. Some cultures create tattooed marks by hand-tapping the ink into the skin using sharpened sticks or animal bones (made like needles) with clay formed disks or, in modern times, needles.
The most common method of tattooing in modern times is the electric
, which inserts ink into the skin via a single needle or a group of needles that are
onto a bar, which is attached to an oscillating unit. The unit rapidly and repeatedly drives the needles in and out of the skin, usually 80 to 150 times a second. The needles are single-use needles that come packaged individually.
Tattooing is regulated in many countries because of the associated health risks to client and practitioner, specifically local infections and virus transmission. Disposable plastic aprons and eye protection can be worn depending on the risk of blood or other secretions splashing into the eyes or clothing of the tattooist. Hand hygiene, assessment of risks and appropriate disposal of all sharp objects and materials contaminated with blood are crucial areas. The tattoo artist must wash his or her hands and must also wash the area that will be tattooed. Gloves must be worn at all times and the wound must be wiped frequently with a wet disposable towel of some kind. All equipment must be sterilized in a certified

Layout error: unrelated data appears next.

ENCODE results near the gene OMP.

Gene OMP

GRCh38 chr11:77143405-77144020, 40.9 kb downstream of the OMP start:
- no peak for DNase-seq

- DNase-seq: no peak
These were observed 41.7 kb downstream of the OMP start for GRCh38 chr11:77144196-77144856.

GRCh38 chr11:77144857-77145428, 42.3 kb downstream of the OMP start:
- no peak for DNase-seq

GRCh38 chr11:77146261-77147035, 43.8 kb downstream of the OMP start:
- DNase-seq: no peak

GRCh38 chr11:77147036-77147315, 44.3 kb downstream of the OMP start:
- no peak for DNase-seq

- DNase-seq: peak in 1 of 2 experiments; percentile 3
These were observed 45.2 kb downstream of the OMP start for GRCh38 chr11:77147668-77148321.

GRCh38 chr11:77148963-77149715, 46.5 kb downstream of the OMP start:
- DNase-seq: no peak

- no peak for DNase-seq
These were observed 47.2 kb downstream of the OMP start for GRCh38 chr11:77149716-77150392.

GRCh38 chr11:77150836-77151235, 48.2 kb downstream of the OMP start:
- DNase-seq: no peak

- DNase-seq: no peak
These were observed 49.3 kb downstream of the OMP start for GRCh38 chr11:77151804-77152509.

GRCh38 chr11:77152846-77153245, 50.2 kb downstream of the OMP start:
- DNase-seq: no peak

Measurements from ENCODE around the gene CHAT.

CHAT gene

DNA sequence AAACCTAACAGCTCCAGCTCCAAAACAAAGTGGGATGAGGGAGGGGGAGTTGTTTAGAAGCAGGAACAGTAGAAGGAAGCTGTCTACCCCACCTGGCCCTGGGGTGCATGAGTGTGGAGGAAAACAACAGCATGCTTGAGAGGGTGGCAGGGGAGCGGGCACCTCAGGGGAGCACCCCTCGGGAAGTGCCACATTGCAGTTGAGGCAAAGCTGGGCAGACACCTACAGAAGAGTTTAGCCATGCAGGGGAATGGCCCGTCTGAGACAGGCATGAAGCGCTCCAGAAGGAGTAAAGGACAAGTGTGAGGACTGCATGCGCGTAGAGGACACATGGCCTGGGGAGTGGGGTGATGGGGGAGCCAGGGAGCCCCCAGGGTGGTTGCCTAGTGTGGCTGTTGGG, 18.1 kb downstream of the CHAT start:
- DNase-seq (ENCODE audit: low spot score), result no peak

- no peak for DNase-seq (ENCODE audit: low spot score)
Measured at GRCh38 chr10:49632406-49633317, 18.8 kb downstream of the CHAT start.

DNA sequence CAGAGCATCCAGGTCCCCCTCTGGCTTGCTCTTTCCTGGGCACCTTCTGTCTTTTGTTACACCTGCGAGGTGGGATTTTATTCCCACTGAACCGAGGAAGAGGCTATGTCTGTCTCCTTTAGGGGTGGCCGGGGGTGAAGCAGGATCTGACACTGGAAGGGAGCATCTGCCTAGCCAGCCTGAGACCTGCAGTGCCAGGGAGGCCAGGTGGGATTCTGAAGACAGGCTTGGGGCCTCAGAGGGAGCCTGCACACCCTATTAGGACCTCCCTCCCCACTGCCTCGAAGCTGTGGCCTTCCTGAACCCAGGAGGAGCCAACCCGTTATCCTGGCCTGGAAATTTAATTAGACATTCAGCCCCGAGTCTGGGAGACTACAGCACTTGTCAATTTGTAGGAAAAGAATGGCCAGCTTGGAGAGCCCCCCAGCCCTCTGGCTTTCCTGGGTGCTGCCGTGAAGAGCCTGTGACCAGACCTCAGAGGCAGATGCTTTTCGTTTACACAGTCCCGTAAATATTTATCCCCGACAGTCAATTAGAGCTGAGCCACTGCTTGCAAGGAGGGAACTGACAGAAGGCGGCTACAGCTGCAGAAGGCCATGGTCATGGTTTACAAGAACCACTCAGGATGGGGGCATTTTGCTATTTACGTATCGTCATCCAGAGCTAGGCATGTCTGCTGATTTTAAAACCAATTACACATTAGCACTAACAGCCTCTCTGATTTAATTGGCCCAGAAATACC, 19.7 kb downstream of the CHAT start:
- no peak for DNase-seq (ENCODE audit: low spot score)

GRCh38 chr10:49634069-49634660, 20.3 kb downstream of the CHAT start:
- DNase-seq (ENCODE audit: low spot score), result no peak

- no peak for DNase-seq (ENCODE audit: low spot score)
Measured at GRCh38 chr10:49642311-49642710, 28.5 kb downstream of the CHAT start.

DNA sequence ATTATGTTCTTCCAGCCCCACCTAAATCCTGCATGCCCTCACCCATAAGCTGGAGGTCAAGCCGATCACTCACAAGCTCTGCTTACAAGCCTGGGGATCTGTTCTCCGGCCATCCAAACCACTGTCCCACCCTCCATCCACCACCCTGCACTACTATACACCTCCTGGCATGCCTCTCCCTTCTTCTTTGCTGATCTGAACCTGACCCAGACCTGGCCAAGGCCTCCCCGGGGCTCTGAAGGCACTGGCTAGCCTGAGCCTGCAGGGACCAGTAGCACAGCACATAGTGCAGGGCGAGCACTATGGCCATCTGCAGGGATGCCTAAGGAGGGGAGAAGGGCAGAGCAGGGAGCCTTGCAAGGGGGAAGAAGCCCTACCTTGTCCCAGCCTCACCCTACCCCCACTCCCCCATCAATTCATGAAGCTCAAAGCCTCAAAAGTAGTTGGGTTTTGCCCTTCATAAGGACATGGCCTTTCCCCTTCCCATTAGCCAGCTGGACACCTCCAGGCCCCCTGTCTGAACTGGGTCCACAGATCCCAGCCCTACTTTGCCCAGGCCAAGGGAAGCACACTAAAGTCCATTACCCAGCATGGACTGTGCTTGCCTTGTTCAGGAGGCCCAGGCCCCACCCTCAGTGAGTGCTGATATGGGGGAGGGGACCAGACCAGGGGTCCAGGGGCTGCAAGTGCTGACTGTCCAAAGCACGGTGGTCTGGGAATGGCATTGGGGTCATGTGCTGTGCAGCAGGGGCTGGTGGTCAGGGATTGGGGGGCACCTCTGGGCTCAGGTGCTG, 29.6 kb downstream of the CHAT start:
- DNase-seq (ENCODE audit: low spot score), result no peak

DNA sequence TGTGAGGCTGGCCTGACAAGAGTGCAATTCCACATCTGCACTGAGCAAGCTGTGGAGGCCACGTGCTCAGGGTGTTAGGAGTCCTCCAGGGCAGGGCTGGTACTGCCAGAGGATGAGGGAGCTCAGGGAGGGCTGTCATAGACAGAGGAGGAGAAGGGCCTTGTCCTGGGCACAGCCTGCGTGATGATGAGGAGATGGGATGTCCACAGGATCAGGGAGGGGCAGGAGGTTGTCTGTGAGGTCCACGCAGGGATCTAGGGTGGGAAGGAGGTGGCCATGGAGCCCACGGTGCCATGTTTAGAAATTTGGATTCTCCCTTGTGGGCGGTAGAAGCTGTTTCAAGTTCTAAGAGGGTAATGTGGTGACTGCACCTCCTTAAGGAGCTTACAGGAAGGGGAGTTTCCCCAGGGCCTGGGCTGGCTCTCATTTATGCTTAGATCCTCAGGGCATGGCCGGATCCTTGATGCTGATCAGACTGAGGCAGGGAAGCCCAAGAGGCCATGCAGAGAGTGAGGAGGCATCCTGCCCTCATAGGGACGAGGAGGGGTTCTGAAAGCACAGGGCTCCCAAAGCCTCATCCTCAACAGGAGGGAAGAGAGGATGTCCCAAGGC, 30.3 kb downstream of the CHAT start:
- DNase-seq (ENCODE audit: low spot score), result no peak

before and after every use. It is good practice to provide clients with a printed consent form that outlines risks and complications as well as instructions for after care.
An 1888 Japanese woodblock print of a prostitute biting her handkerchief in pain as her arm is tattooed. Based on historical practice, the tattoo is likely the name of her lover.
Government of Meiji Japan
had outlawed tattoos in the 19th century, a prohibition that stood for 70 years before being repealed in 1948.
As of 6 June 2012, all new tattoos are forbidden for employees of the city of
. Existing tattoos are required to be covered with proper clothing. The regulations were added to Osaka’s ethical codes, and employees with tattoos were encouraged to have them removed. This was done because of the strong connection of tattoos with the
, or Japanese organized crime, after an Osaka official in February 2012 threatened a schoolchild by showing his tattoo.
Tattoos had negative connotations in historical
, where criminals often had been marked by tattooing.
The association of tattoos with
was transmitted from China to influence Japan.
Today, tattoos have remained a taboo in Chinese society.
tattooed criminals and slaves, and in the 19th century released U.S. convicts,
and British army deserters were identified by tattoos. Prisoners in
Nazi concentration camps
were tattooed with an identification number. Today, many prison inmates still tattoo themselves as an indication of time spent in prison.
also used tattoos to represent their tribe. Catholic
, especially of children and women, for protection against conversion to
during the Ottoman rule in the Balkans.
Although the general acceptance of tattoos is on the rise in Western society, they still carry a heavy stigma among certain social groups.